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Tourniquet Misconceptions: Don’t Be Subject to Outdated Conventional Wisdom

tourniquet

Some of the conventional wisdom on tourniquet use is outdated. Here are the important modern views on tourniquets and their use.

Skinny Medic has the latest on proper and effective tourniquet use. He dispels a number of tourniquet myths or just questionable advice.

The old convention was that you used a tourniquet only as a last resort. Nowadays the national standard if to apply firm, direct pressure to a bleeding wound, and if that doesn’t get the bleeding to stop you apply a tourniquet to the area and move on.

Another misconception is that putting a tourniquet on an extremity greatly increases the chances that you will ultimately lose the limb. Not necessarily so, says Skinny Medic. The danger is indeed greater for loss of limb the longer the tourniquet is in place, but it is not a given. This fear, he says, prevents people from applying the tourniquet in the first place. But it is better to save a life than to possibly lose a limb.

Next he covers the “belt tourniquet” notion. People avoid adding tourniquets to their trauma kits because they think that a belt or cordage will do the job. Well, in an emergency a belt or cordage can do the job, but it is certainly not preferable.

This primarily has to do with the width of the tourniquet. It is much more difficult to stop blood flow with a narrow, makeshift tourniquet. Can it be done? Yes, but it requires much more pressure to get the blood to stop flowing than with a legitimate medical tourniquet. This is not to say that you should not use makeshift tourniquets if there is no other option. You should. But a legitimate, specifically designed tourniquet is much preferable and could help avoid loss of limb.

Skinny Medic also reinforces that everyone should have at least one Israeli bandage in their kit. Read about Israeli bandages here and here.

Next he covers training. Many people think that they require no training to employ a tourniquet. They’ll just put it on, no big deal…or so they think.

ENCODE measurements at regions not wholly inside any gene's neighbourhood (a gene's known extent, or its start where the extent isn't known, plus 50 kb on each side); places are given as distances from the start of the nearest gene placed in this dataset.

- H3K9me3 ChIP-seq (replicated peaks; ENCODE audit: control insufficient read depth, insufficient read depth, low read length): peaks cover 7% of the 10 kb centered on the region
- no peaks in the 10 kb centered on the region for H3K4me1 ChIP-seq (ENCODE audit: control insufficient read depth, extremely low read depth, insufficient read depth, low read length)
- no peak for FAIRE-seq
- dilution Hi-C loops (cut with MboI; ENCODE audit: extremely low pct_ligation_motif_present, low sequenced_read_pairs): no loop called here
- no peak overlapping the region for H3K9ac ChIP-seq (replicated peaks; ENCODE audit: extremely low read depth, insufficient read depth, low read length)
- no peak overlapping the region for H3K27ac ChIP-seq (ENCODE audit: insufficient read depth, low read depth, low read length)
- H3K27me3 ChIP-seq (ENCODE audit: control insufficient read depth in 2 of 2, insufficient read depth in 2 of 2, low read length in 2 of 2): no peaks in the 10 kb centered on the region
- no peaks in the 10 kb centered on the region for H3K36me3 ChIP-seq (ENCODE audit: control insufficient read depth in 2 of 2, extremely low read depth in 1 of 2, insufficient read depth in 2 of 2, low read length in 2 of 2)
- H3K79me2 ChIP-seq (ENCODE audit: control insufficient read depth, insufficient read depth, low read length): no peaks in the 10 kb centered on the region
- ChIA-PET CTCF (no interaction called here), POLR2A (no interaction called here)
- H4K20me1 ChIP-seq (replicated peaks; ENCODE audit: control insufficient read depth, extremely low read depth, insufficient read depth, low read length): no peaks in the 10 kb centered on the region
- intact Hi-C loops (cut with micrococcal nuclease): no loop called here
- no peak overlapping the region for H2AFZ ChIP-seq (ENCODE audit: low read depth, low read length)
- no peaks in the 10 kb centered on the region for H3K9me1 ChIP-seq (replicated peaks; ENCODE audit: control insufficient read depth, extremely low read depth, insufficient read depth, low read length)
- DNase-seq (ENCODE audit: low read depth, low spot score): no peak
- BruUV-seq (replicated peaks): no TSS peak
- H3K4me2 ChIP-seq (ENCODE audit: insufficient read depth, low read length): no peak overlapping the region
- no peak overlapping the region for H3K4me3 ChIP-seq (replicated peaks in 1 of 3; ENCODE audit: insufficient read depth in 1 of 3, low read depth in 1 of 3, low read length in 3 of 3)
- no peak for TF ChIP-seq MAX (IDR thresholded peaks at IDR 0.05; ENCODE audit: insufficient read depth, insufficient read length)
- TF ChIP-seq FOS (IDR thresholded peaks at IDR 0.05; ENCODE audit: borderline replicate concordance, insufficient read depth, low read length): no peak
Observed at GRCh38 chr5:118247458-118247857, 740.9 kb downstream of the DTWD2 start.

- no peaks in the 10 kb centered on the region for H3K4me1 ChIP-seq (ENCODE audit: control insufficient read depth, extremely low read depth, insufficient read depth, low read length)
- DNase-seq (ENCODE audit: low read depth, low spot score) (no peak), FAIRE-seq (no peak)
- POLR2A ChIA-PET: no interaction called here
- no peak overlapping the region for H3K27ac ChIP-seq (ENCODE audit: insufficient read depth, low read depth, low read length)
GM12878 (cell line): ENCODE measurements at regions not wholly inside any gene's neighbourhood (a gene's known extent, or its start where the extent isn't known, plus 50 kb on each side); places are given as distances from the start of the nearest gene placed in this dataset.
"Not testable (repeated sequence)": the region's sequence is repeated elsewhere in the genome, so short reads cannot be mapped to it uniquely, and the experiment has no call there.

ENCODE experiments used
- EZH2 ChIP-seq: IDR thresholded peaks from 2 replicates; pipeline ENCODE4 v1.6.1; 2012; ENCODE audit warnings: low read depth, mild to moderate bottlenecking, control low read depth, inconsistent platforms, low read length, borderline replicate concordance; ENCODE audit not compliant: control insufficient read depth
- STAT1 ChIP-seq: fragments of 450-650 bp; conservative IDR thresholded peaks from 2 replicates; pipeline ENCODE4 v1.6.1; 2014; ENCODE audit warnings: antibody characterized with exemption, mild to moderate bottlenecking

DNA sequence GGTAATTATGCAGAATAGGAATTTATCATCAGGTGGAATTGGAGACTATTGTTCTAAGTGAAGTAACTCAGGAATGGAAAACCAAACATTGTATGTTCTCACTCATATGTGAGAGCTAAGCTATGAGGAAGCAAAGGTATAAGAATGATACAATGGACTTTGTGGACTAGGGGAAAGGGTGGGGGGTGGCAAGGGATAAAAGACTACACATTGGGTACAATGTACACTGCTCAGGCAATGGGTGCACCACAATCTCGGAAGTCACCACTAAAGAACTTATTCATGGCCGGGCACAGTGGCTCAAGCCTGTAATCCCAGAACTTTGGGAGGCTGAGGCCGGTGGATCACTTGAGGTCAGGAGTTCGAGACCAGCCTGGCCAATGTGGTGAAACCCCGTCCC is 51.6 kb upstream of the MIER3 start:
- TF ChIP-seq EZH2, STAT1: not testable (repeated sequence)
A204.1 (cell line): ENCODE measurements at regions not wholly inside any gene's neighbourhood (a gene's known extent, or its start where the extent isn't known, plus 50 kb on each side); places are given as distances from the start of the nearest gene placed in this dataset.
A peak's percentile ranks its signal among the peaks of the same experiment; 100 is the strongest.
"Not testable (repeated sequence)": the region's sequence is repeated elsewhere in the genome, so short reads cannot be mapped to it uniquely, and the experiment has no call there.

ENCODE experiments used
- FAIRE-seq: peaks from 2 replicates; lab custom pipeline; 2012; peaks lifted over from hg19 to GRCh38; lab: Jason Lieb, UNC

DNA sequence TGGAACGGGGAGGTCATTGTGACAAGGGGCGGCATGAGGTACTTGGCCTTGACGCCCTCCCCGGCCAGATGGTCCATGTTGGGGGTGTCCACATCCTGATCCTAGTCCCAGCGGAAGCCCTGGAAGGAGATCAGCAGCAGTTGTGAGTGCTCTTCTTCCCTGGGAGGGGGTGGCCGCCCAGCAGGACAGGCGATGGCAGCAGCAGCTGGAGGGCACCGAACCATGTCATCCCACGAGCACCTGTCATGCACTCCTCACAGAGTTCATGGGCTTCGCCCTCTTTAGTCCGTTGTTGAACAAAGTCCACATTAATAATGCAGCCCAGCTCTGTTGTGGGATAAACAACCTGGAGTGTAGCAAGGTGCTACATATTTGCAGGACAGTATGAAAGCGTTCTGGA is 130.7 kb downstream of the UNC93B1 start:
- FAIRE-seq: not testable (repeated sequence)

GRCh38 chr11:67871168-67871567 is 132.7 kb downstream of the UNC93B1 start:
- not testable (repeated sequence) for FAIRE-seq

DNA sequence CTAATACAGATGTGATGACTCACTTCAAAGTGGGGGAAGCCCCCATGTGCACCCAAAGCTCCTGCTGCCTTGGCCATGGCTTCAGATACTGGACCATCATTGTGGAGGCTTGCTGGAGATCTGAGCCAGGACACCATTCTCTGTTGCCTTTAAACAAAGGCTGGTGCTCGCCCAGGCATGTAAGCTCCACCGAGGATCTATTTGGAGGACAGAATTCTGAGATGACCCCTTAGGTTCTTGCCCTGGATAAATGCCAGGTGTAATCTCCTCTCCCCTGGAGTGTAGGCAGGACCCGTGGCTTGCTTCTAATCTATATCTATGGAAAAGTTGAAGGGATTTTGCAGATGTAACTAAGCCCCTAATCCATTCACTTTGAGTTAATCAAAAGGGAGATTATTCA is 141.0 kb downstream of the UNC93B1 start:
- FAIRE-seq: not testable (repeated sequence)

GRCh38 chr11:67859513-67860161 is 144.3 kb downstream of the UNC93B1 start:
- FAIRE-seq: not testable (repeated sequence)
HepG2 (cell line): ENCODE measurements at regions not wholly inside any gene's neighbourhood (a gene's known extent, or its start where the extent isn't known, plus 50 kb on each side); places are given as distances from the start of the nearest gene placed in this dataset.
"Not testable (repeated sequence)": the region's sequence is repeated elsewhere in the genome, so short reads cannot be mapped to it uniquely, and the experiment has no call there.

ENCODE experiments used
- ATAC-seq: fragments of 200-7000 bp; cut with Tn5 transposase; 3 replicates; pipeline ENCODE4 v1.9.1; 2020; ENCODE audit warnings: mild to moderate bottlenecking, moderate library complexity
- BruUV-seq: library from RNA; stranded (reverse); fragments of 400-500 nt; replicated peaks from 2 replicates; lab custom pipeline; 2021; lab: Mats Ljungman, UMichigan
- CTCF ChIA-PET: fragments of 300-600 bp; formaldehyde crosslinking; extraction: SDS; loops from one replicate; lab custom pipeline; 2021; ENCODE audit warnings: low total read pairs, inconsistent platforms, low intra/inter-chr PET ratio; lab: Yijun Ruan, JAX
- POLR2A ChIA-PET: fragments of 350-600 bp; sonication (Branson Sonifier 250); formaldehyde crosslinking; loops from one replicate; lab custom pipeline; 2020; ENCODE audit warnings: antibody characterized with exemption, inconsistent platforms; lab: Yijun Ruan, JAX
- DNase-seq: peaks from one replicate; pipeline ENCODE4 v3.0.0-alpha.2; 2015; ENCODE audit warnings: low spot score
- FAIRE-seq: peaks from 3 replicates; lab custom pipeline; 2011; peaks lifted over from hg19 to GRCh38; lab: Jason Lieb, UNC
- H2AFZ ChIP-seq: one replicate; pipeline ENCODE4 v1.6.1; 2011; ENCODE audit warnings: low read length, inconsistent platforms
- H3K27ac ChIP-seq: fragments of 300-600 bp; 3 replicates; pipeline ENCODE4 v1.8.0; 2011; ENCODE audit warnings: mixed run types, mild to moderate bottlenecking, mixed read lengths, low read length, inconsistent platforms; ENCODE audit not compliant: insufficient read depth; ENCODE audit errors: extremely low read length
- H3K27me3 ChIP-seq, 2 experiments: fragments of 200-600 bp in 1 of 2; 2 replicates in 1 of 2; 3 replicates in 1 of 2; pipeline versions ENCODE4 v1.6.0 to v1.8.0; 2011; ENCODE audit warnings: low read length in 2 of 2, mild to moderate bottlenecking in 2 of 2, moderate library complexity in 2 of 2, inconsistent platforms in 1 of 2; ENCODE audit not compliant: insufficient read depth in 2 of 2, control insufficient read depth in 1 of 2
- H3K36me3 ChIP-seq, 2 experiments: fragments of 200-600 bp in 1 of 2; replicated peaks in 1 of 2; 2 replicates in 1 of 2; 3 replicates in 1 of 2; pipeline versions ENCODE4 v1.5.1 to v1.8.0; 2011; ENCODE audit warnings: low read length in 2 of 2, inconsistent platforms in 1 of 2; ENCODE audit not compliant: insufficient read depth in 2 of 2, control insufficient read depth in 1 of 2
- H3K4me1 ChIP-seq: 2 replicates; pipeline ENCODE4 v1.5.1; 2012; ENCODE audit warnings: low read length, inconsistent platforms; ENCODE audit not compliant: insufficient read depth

“Tourniquets are proper equipment,” he says. “The tourniquet takes training, it takes practice. Because when you’re under stress and your heart rate goes from about 80 to 150, and your breathing about 30 times a minute, and you’re shaking because your adrenaline’s pumping so much, you’re fine motor skills will fail you.”

Finally, Skinny Medic addresses the idea of putting a tourniquet on a victim and he or she will automatically get back in the fight. It does happen, he says. But chances are, once a tourniquet is placed on someone, they are out of the fight.

Tourniquets hurt. When tourniquets are applied they compress nerves, muscles, and blood flow. That results in an intense amount of pain. And usually the limb will go numb and be of no use anyway.

“I’ve talked with guys who’ve had complete amputations of their leg, and a tourniquet was applied,” he says, “and they’ve said that the tourniquet hurt worse than the complete amputation.” This is just something to keep in mind, that once a tourniquet is applied you may not be able to get back in the fight.

Hopefully these tips will help you better appreciate the equipment in your trauma kit. Get the proper training and better prepare yourself for when the unthinkable happens. There are no shortcuts to training and knowledge.

Like what you see here? You can read more great articles by David Smith at his facebook page, Stumpjack Outdoors.

NEXT: Trauma Supplies to Help You Help Yourself in Emergencies

Tourniquet Misconceptions: Don’t Be Subject to Outdated Conventional Wisdom